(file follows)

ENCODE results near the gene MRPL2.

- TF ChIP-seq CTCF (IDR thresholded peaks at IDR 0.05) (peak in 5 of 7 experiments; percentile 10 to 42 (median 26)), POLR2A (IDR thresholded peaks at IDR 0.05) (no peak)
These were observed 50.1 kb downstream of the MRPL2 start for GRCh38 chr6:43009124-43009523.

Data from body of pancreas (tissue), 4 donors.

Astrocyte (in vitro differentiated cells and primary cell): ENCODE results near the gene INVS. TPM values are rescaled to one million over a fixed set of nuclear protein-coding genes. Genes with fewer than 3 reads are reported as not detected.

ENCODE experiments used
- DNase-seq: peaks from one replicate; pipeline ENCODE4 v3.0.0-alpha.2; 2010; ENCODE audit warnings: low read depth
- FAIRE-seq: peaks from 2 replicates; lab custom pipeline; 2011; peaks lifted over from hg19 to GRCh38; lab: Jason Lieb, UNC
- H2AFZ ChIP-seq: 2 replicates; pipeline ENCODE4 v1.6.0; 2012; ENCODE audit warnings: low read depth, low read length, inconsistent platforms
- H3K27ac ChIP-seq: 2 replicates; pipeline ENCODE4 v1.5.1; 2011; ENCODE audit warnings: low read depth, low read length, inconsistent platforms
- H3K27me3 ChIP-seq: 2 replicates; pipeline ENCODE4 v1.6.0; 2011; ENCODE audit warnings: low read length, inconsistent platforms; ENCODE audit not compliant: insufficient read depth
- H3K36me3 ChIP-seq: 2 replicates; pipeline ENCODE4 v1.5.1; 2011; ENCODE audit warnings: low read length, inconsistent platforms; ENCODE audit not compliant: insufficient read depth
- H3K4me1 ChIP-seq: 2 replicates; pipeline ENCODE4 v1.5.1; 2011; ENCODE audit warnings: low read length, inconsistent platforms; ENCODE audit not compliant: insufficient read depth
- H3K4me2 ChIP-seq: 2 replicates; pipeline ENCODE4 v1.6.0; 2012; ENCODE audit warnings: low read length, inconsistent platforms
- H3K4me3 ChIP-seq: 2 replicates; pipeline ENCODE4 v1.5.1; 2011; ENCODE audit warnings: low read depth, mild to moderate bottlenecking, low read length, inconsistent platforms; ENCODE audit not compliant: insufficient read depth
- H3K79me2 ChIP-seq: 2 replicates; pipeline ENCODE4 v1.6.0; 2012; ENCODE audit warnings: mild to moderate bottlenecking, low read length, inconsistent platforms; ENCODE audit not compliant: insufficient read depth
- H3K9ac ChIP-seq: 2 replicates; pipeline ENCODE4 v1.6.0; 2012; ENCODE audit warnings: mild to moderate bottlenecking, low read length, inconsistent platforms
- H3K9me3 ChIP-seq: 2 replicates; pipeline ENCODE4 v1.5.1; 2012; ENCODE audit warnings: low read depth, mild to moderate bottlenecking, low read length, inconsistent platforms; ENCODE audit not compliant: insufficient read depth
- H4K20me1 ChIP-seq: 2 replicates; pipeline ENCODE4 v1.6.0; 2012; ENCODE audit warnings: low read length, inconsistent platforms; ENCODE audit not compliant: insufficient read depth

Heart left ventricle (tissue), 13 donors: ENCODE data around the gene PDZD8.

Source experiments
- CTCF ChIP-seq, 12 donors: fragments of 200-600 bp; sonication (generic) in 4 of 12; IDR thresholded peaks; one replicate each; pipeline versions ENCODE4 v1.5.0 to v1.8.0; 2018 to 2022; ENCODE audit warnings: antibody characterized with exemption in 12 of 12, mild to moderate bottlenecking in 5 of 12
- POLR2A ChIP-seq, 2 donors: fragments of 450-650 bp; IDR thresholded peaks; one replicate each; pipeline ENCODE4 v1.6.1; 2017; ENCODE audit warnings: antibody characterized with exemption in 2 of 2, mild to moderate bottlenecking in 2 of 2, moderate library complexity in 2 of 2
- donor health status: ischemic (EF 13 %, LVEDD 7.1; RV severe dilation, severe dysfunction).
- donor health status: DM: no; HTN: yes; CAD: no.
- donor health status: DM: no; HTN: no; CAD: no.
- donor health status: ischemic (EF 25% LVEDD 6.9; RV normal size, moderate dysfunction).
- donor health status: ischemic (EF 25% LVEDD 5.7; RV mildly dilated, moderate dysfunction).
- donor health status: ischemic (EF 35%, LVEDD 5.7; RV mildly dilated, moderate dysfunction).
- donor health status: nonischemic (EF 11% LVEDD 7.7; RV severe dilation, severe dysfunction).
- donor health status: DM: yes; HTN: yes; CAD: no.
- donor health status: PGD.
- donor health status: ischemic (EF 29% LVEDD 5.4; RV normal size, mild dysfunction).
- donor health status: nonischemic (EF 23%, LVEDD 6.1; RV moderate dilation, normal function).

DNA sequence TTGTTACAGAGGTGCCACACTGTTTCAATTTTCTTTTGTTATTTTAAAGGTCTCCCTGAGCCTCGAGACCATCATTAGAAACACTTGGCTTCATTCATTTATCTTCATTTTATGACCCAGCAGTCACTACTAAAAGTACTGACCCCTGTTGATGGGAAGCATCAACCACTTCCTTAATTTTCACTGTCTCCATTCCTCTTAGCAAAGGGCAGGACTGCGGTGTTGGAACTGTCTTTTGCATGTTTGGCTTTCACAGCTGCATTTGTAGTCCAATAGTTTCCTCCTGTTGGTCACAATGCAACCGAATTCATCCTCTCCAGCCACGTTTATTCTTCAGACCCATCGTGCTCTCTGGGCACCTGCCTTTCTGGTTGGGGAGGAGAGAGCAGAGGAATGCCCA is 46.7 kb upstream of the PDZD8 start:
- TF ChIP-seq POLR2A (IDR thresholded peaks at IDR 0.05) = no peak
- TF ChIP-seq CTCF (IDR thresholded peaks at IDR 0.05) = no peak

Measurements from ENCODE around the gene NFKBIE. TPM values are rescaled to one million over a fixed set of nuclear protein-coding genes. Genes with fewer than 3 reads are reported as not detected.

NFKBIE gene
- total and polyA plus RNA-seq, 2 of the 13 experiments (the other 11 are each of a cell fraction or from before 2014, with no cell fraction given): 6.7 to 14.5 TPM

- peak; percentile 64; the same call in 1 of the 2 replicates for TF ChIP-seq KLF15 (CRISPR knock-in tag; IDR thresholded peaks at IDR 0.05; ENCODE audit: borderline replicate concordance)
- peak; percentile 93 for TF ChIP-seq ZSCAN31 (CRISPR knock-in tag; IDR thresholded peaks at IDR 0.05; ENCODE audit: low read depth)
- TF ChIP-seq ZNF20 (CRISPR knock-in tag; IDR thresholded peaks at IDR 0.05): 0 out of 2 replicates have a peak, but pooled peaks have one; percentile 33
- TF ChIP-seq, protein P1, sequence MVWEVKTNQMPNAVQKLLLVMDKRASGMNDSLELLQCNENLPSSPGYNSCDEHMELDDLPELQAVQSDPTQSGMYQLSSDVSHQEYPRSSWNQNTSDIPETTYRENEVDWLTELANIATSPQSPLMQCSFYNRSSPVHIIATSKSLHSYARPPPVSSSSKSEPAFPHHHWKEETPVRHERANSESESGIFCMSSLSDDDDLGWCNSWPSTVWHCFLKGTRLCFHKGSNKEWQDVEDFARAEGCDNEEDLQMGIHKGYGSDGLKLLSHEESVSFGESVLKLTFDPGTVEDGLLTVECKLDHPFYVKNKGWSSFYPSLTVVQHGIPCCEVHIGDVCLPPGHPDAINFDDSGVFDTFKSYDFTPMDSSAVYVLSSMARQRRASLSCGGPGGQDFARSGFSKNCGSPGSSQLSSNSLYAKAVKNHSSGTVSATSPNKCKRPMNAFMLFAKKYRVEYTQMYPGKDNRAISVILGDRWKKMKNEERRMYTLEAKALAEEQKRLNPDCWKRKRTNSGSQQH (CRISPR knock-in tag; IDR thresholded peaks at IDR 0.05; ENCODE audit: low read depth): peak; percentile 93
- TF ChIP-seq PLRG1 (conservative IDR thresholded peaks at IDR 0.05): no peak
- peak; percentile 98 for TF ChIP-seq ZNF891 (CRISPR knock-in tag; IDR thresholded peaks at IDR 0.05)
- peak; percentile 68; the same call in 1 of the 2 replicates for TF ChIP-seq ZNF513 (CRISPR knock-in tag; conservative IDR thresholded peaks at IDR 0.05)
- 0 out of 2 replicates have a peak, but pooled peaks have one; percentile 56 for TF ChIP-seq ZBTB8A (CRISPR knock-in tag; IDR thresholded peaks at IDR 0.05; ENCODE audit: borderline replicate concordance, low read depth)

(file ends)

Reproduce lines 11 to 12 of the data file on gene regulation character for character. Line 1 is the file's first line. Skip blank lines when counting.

- H3K27me3 ChIP-seq: 2 replicates; pipeline ENCODE4 v1.6.0; 2011; ENCODE audit warnings: low read length, inconsistent platforms; ENCODE audit not compliant: insufficient read depth
- H3K36me3 ChIP-seq: 2 replicates; pipeline ENCODE4 v1.5.1; 2011; ENCODE audit warnings: low read length, inconsistent platforms; ENCODE audit not compliant: insufficient read depth